Simple Tips to Remember All That You Learn

Written by Do I Editorial

Learning is perhaps one aspect of life that begins the earliest and ends the last. No matter what you do and where you are, learning is initiated as early as when we are 18 months of age. The colour recognition techniques, the buzz word sessions and then the journey into school: toddlerhood is the stepping stone to learning for life. As we graduate and begin our work life, learning goes on as a process. Yet, we grapple with the inability to remember all that we have learnt. These three simple tips could help you sail through this issue without causing you any sweat!

Skim the information and develop understanding of the concepts: With most educational set-ups, basing their judgment of who a good student is on the basis of marks and grades; it, thus, becomes natural for early learners to mug up only to score. In this process, they fail to pay attention to grasping the concepts. For instance; we all remember important dates in history but often forget the chain of events that followed. Picture your studying or learning as a Timeline on Facebook. Paint a picture in mind, about how things happened or why they happened. Once you begin to try understanding the concepts, it is easier to remember everything you learnt!

Stop learning by rote: The biggest mistake we make perpetually is cultivating and nurturing the tendency to learn by rote. While this assists to some extent, it ditches you big time when it comes to answering questions related to applications or life learning. You need to say no to rote learning and enhance your basic knowledge instead. Discuss and deliberate with your peers to gain stronger hold over knowledge. Hoarding information will bring you flat on your face when somebody asks you something over the set formulas and facts. Research and voraciously develop more depth to what you learn. This helps you to remember stuff for life.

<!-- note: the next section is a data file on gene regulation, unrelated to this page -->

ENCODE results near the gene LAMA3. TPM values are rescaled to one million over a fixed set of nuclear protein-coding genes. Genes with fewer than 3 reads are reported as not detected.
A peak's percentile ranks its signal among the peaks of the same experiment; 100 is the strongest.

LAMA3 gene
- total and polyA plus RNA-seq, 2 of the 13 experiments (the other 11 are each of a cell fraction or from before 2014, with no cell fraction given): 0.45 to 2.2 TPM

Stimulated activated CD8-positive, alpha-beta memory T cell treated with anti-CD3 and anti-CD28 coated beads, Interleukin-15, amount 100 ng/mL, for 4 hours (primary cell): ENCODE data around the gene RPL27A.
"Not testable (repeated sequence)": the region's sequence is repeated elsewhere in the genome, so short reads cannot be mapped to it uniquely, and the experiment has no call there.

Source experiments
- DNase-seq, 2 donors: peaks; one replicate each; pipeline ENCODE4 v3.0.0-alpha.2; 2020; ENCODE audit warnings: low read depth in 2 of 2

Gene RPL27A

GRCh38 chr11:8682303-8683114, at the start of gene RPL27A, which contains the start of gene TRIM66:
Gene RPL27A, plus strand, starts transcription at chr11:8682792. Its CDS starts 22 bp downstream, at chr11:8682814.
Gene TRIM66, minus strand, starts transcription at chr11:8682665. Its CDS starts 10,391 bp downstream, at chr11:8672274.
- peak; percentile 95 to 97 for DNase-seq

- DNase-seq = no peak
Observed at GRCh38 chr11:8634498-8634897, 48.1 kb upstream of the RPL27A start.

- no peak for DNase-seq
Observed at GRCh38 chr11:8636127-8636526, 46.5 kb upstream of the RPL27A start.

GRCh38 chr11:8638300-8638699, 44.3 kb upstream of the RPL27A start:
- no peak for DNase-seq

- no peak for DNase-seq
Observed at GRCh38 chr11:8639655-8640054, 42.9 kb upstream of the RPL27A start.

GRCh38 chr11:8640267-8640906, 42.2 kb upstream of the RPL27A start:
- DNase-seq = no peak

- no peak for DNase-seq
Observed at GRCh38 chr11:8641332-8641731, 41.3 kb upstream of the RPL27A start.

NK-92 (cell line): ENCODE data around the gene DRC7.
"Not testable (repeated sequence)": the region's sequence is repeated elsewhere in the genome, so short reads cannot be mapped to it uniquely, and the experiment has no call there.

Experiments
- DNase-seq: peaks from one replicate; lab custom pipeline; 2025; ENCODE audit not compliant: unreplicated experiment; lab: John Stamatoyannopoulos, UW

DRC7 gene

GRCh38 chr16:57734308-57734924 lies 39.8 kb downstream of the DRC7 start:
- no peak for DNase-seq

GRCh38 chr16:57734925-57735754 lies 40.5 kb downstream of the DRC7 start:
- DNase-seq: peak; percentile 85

Rest amply: Be it at school or later while working, we have a propensity to dedicate maximum time to studying or working. So much, in fact, that we forget to rest or take breaks in between. Researchers have deduced that our brains need rest even as they flit over the tasks at hand. It helps to remember what you learnt only if you sufficiently allow your brain to rest. Once you are on break for 20 minutes, recall all that you learnt before this period. This will let you know if revisions are needed or if you remember it all. This pointer is sure to bring in results.

Begin with enjoying your learning process. Instead of seeing it as a mandatory ticket to fulfil your dreams, consider it an experience that makes you better grounded and a more confident individual. Take these tips seriously and get going towards implementing them. Once you begin to do so, you will see the results in no time. Remembering what you learn is no rocket science – it is just some clever mind work based on some propah planning!

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